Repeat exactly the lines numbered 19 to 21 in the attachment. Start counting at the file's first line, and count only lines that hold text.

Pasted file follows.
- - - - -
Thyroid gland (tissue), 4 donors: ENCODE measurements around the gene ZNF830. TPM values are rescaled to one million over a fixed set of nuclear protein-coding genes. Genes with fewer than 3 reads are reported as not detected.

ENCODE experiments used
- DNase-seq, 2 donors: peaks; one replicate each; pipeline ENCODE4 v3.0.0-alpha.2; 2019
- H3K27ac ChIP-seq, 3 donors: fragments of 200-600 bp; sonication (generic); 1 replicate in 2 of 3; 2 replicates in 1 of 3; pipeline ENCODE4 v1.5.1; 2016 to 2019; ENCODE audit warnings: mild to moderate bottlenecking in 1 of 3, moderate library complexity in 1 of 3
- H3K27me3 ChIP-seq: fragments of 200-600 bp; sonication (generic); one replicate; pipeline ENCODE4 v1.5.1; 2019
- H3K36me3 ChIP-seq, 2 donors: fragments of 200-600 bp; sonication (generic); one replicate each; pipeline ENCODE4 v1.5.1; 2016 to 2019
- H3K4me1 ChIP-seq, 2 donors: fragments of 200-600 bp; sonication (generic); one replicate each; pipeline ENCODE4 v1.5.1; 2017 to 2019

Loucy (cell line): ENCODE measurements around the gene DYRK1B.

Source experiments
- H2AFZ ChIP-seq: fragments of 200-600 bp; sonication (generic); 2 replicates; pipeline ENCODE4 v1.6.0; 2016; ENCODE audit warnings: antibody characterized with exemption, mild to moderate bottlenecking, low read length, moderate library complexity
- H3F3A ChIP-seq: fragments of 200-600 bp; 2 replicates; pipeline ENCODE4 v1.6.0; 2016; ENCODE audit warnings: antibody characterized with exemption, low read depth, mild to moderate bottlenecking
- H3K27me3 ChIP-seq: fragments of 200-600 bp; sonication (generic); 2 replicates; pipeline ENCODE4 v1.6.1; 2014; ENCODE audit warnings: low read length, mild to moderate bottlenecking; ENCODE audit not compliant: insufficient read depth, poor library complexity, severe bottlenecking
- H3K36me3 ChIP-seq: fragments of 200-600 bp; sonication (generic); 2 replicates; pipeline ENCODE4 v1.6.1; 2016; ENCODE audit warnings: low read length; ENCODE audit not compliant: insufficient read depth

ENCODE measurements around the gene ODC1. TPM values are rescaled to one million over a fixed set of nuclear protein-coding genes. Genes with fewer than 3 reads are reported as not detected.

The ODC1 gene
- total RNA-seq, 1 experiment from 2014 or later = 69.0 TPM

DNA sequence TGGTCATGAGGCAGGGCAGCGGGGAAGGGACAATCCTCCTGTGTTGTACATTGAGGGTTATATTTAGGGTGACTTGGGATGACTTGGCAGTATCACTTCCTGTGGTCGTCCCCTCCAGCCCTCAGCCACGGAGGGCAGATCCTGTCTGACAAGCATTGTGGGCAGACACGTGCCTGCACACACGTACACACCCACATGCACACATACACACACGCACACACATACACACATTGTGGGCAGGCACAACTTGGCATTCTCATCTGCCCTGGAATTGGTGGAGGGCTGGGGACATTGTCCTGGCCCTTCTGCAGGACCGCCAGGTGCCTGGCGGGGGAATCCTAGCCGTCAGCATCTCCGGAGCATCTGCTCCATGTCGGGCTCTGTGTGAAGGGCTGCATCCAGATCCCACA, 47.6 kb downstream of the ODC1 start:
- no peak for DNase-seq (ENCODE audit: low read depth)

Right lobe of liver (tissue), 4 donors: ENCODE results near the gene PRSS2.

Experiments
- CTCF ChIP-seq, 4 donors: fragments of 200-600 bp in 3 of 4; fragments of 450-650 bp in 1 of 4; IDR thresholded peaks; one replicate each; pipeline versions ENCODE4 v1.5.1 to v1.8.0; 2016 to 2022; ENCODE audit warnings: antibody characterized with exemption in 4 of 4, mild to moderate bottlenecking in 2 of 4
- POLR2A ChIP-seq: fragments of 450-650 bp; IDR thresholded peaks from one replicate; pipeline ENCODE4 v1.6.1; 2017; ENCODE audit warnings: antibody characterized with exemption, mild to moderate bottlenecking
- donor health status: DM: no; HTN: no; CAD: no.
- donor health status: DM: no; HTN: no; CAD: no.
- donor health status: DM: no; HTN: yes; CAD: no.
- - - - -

Right lobe of liver (tissue), 4 donors: ENCODE results near the gene PRSS2.

Experiments
- CTCF ChIP-seq, 4 donors: fragments of 200-600 bp in 3 of 4; fragments of 450-650 bp in 1 of 4; IDR thresholded peaks; one replicate each; pipeline versions ENCODE4 v1.5.1 to v1.8.0; 2016 to 2022; ENCODE audit warnings: antibody characterized with exemption in 4 of 4, mild to moderate bottlenecking in 2 of 4